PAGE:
But such legitimate concern did not deter the Supreme Court from permitting on June 5 Blue Lady to anchor at Pipavav on the Gujarat coast. It did so on the basis of an interim report submitted by the Technical Committee, which was set up by the court in the wake of the Clemenceau affair. As the applicant in the case pending before the Supreme Court, Gopal Krishna explained that the Technical Committee allowed itself to be misled by the Indian buyer of the ship, the Haryana Ship Demolitions Private Limited, which made out a case for permission on humanitarian grounds in view of the monsoon. According to him, the ownership of the ship by this company is shrouded in mystery; the Technical Committee has not been supplied with any purchase agreement with the previous owner of the ship.
The committee recommended that in view of the upcoming monsoon, and limited privisions, the ship may be permitted to anchor off the Alang coast. It also stipulated certain conditions for the beaching and dismantling of the ship. On June 5, the Supreme Court found these conditions prima facie reasonable and permitted action to be taken in terms of the committee's recommendations, even though it would not confer any equity on the owners of the ship.
Inexplicably, the committee appears to have ignored the findings of Gujarat Enviro Protection and Infrastructure Limited (GEPIL) that the total quantity of asbestos-containing material used in the construction of the ship is around 1,240 tonnes, of which 1,050 tonnes is contained in wall and ceiling panels embedded in a matrix of other materials. The Indian purchaser of the ship has claimed that GEPIL would carry out the complete job of safe removal, packaging, storage, transport, treatment and disposal of asbestos containing material as per national and international norms.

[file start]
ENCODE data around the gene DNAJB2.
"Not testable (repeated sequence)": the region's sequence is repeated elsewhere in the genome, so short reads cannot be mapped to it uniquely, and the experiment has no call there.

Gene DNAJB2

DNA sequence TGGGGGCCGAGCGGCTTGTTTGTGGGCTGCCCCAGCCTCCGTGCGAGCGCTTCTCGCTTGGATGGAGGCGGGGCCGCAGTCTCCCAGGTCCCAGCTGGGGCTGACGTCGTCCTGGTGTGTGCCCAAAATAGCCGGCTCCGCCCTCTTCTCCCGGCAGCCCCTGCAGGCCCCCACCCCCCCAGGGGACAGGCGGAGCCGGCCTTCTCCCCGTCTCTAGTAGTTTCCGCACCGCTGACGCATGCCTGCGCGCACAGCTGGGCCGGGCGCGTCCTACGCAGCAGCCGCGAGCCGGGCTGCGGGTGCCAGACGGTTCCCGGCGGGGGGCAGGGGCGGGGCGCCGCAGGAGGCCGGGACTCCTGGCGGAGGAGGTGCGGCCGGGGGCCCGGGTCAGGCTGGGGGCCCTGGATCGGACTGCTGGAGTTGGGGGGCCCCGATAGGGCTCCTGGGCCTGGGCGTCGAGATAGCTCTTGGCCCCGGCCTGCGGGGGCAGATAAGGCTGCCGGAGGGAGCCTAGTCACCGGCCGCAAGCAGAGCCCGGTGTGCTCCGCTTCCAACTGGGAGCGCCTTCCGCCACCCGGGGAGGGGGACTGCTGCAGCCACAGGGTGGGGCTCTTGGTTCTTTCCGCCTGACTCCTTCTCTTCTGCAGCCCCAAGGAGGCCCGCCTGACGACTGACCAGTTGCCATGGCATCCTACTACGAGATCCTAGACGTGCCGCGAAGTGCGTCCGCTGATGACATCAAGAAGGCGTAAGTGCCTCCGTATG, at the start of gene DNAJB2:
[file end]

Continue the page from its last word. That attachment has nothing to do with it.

Gopal Krishna has expressed serious misgivings that are yet to be addressed by the Supreme Court. He has pointed out that the Supreme Court's interim order in the Research Foundation case on October 14, 2003 was violated by the permission given to "Blue Lady". According to this order, it is only after decontamination that a ship can be permitted to enter Indian territorial waters. There is not even a whisper about decontamination in the Technical Committee's interim report.
Moreover, SS Norway apparently left the Malaysian waters on May 5 after misleading Malaysian authorities that the ship was on its way to Dubai for repair works. The ship did go to Dubai briefly, but it returned to the Gujarat coast. This fact was concealed from the Technical Committee and the Supreme Court before they gave permission for anchoring. As the state of export, Malaysia is obligated under the Basel Convention to recall the Blue Lady and ensure its environmentally sound disposal. On February 15, Bangladesh prohibited the entry of the ship into its territorial waters. The Supreme Court and the Technical Committee are apparently oblivious to the circumstances of that decision.
Sanjay Parikh, counsel for the petitioner, Research Foundation for Science, Technology and Natural Resource Policy, told the Technical Committee that complete transparency and a uniform procedure for the protection of the environment and the national interest and Indian laws ought to be followed in all cases of ship-breaking. He has termed the interim recommendation of the committee untenable; it is not clear whether the owner of the ship had submitted the documents concerning decontamination, quantity and the nature of hazardous waste, nor whether the export permission given to the ship owner laid down the terms and conditions for safe and environmentally sound disposal of hazardous waste.